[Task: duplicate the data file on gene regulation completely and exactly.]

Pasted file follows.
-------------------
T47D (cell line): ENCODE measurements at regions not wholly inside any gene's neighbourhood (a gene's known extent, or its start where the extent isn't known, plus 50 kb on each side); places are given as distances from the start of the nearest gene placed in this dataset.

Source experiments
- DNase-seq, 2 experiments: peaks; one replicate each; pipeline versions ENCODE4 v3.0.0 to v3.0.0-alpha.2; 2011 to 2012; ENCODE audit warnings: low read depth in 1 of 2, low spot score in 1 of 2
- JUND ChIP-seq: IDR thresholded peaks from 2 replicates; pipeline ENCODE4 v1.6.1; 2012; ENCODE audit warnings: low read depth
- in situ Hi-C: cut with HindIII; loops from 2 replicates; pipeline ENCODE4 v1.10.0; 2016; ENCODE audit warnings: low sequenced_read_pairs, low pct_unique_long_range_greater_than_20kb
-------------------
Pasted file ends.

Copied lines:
T47D (cell line): ENCODE measurements at regions not wholly inside any gene's neighbourhood (a gene's known extent, or its start where the extent isn't known, plus 50 kb on each side); places are given as distances from the start of the nearest gene placed in this dataset.

Source experiments
- DNase-seq, 2 experiments: peaks; one replicate each; pipeline versions ENCODE4 v3.0.0 to v3.0.0-alpha.2; 2011 to 2012; ENCODE audit warnings: low read depth in 1 of 2, low spot score in 1 of 2
- JUND ChIP-seq: IDR thresholded peaks from 2 replicates; pipeline ENCODE4 v1.6.1; 2012; ENCODE audit warnings: low read depth
- in situ Hi-C: cut with HindIII; loops from 2 replicates; pipeline ENCODE4 v1.10.0; 2016; ENCODE audit warnings: low sequenced_read_pairs, low pct_unique_long_range_greater_than_20kb